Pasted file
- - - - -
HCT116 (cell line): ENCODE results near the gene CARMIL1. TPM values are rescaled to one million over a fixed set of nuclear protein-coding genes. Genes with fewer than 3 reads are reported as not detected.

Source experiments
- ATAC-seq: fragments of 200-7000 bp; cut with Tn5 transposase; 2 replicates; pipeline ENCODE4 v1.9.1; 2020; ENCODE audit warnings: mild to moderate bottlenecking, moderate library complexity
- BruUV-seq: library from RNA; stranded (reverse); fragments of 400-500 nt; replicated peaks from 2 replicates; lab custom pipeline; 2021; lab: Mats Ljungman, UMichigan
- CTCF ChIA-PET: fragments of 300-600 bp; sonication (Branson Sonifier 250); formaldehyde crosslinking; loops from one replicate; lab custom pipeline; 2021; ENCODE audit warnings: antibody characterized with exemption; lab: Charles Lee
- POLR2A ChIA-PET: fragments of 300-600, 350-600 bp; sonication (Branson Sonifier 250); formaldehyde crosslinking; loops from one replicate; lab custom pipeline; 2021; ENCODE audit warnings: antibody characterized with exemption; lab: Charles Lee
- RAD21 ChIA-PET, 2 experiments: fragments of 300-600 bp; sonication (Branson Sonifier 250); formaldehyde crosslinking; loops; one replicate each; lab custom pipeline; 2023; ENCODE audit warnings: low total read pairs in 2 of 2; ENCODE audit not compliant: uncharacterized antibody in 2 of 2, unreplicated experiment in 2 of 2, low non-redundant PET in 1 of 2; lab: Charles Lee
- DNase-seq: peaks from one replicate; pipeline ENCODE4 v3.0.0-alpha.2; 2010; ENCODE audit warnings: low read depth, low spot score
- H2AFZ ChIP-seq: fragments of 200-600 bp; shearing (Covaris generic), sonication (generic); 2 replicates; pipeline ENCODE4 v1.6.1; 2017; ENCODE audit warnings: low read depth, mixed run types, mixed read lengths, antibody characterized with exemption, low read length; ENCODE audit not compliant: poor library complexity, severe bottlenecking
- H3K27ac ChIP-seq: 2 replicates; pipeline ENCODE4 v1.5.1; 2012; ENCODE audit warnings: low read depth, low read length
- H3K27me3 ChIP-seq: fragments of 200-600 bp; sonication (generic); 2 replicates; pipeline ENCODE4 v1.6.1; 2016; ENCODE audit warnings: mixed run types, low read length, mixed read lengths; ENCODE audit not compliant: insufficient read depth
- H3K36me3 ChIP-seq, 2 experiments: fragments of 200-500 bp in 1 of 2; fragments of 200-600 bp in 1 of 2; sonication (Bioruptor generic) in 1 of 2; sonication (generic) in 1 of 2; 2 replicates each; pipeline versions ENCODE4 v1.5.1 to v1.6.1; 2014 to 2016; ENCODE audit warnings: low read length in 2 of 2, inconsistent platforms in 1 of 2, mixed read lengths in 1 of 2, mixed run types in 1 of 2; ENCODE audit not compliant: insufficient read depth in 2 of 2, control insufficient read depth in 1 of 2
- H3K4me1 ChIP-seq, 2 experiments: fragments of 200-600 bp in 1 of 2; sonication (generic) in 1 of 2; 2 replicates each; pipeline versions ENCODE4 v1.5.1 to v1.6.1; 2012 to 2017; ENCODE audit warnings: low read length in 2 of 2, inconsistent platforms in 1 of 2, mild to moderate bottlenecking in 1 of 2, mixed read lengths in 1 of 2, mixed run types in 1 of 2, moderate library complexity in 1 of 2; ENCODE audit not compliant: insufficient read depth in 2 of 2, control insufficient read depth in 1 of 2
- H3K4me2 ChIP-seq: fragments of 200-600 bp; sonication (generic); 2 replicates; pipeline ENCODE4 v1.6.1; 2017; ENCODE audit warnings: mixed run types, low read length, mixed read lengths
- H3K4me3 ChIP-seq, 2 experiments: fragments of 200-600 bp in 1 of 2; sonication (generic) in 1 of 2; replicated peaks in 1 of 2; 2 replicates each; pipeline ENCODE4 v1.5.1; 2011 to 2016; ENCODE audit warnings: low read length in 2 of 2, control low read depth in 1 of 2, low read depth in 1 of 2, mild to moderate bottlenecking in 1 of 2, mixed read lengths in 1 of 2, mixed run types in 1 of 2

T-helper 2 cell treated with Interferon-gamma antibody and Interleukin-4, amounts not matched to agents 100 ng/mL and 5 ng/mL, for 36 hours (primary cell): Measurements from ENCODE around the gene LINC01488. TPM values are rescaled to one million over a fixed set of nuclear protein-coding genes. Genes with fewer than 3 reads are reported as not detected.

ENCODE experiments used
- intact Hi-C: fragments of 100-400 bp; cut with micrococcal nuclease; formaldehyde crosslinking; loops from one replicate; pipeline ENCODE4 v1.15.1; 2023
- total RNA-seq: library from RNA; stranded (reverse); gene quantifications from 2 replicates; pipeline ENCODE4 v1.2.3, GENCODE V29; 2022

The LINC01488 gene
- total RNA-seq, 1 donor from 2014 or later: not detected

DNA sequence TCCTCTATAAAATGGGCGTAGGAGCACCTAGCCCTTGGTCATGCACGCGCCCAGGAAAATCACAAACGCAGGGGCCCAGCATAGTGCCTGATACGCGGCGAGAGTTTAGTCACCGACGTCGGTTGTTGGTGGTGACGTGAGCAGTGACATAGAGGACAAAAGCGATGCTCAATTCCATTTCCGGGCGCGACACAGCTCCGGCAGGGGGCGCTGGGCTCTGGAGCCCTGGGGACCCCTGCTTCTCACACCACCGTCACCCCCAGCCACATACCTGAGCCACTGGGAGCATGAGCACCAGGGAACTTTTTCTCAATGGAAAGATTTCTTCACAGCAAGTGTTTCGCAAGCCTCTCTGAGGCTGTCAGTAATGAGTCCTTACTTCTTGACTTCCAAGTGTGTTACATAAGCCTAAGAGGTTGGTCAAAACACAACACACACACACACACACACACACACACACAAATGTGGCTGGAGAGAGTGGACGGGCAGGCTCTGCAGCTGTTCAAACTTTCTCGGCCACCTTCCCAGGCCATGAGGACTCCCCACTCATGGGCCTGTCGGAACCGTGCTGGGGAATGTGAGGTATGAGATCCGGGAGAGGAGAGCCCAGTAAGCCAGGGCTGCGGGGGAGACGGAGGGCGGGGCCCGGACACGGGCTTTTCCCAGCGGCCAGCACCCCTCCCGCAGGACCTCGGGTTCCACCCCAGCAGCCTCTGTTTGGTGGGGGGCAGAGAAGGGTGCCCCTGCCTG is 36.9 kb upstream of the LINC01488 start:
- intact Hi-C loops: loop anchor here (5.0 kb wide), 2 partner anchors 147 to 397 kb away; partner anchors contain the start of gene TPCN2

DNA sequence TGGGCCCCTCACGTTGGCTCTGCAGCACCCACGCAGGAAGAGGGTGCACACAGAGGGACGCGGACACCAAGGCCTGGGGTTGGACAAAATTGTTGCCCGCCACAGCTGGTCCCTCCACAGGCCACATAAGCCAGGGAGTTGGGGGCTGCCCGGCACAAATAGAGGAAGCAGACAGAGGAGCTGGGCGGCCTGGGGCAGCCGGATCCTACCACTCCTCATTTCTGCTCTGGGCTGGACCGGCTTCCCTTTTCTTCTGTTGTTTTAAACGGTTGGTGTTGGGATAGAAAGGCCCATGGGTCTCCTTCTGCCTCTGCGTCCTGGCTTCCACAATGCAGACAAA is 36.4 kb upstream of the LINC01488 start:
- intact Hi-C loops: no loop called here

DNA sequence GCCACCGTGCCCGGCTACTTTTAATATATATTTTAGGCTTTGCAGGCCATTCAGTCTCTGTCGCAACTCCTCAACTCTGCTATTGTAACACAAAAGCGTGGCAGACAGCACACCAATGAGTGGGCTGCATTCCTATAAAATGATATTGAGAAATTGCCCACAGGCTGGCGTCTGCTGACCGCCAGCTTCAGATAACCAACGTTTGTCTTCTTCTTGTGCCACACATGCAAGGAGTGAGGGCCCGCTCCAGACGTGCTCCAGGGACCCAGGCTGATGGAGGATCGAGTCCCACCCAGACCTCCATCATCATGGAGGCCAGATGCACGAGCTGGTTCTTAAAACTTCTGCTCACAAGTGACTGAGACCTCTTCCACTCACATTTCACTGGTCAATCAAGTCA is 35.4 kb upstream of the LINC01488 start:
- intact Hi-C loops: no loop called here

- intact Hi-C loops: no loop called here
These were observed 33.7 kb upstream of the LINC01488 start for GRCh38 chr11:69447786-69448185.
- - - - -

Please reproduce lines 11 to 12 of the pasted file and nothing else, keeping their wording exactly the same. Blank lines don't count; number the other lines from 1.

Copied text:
- H3K27me3 ChIP-seq: fragments of 200-600 bp; sonication (generic); 2 replicates; pipeline ENCODE4 v1.6.1; 2016; ENCODE audit warnings: mixed run types, low read length, mixed read lengths; ENCODE audit not compliant: insufficient read depth
- H3K36me3 ChIP-seq, 2 experiments: fragments of 200-500 bp in 1 of 2; fragments of 200-600 bp in 1 of 2; sonication (Bioruptor generic) in 1 of 2; sonication (generic) in 1 of 2; 2 replicates each; pipeline versions ENCODE4 v1.5.1 to v1.6.1; 2014 to 2016; ENCODE audit warnings: low read length in 2 of 2, inconsistent platforms in 1 of 2, mixed read lengths in 1 of 2, mixed run types in 1 of 2; ENCODE audit not compliant: insufficient read depth in 2 of 2, control insufficient read depth in 1 of 2